Though rumoured for the longest time, Bethesda deserves a hell of a lot of kudos for the gumption to announce a game fewer than six months before its release. Ultimately, Fallout 4 is one of those games that was going to be popular regardless of how much it iterated on what came before.
Thankfully, it iterated in some fascinating directions. It’s not the prettiest game, but that lack of eye candy is more than offset by the treasure trove of goodies you’ll find in the gameplay.
This particular post-apocalyptic world is vast, rivalled only by the depth of the gameplay mechanics. All the usual Fallout-themed role-playing stuff is there, albeit with an added layer of polish that’s a welcome change (like the much-improved shooting). The best bit, though, is the game within a game: the option to build your own settlements splices, a post-apocalyptic take on SimCity with a layered RPG world. If you’re done with the core game, there’s some quality DLC to choose from and, beyond this, mod support for even more content.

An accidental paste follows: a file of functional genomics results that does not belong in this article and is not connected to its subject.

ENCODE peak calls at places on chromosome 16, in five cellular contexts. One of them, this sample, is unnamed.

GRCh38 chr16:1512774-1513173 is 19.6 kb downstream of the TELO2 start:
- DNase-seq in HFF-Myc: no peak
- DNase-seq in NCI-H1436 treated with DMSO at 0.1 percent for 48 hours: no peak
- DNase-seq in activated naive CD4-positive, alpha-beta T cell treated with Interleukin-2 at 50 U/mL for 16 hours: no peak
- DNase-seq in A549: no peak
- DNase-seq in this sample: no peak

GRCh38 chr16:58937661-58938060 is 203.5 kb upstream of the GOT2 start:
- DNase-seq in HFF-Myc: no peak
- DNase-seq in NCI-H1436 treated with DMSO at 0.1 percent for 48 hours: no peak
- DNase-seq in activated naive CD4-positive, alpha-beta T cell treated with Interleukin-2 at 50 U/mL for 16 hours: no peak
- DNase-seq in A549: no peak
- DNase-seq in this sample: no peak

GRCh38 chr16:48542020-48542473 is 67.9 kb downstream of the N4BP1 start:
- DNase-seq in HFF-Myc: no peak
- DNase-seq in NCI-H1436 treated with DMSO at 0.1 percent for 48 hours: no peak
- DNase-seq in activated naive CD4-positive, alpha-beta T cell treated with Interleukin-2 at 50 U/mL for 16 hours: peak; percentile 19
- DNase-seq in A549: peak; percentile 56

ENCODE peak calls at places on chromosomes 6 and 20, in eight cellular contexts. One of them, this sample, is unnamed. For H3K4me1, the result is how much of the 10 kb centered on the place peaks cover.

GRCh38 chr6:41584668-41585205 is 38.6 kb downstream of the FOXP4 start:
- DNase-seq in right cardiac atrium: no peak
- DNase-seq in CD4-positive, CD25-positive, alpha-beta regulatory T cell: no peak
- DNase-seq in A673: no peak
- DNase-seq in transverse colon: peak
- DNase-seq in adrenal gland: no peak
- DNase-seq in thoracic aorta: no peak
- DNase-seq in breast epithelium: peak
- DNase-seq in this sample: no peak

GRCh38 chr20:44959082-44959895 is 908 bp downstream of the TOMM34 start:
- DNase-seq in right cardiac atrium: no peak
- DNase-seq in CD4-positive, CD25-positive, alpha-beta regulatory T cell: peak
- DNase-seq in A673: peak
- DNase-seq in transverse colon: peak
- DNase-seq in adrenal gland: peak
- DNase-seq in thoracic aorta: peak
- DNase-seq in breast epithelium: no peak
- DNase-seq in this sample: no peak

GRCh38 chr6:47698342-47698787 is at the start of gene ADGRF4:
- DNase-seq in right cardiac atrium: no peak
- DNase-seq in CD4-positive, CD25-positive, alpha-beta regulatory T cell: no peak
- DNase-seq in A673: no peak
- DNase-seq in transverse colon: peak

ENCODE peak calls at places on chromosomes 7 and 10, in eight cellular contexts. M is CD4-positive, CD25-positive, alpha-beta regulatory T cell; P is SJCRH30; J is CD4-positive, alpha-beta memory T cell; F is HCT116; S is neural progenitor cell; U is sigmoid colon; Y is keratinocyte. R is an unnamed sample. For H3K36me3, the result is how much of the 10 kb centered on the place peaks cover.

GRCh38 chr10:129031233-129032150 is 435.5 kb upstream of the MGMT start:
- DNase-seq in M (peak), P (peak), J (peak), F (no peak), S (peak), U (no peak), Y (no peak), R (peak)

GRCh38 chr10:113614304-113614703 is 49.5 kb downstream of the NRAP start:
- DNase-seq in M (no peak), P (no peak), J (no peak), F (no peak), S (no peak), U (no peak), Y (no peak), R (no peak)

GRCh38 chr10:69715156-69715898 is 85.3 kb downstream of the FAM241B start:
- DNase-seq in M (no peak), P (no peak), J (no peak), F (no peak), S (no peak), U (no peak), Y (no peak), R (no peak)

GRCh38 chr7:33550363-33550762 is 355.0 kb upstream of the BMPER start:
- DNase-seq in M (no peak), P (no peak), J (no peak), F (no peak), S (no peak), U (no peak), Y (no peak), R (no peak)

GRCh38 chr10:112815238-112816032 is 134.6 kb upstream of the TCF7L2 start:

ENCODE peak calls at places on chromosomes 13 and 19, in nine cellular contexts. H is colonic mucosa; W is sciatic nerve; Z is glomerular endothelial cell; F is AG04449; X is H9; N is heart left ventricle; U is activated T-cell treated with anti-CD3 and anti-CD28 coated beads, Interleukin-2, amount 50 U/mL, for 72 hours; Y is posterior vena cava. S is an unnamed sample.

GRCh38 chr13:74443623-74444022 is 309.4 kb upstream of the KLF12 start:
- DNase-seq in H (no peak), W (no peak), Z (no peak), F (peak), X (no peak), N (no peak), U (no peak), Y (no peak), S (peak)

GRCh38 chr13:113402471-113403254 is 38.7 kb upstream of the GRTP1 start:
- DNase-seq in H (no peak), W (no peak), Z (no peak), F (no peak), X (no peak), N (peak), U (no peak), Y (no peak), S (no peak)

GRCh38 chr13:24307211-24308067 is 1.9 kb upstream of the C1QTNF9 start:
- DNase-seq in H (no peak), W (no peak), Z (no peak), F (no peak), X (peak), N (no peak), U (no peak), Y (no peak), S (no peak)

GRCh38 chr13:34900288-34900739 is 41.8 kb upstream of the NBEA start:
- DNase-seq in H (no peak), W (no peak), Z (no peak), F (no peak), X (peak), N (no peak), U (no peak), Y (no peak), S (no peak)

Fallout 4 is one of those games that will, if you become as addicted to it as you should, quickly prove it’s well worth the bottle-cap investment long before you tire of it.
Diablo III is a dangerous game that should come with an appropriate disclaimer: do not start playing this unless you have a full day set aside! Seriously. That’s coming from someone who played it at launch on PC and wasn’t particularly blown away by it.
Fast-forward to the console release, though – which benefitted from content updates and patches that the PC version eventually received – and consolers got to play a superior version out of the hellish gate. Not only was the Ultimate Evil Edition a better version in terms of the content, Diablo III feels like it was designed to be played on a controller. The first time I played it, I started when the sun was up and only looked at the time when I noticed the sun had gone down.The gameplay loop is that addictive.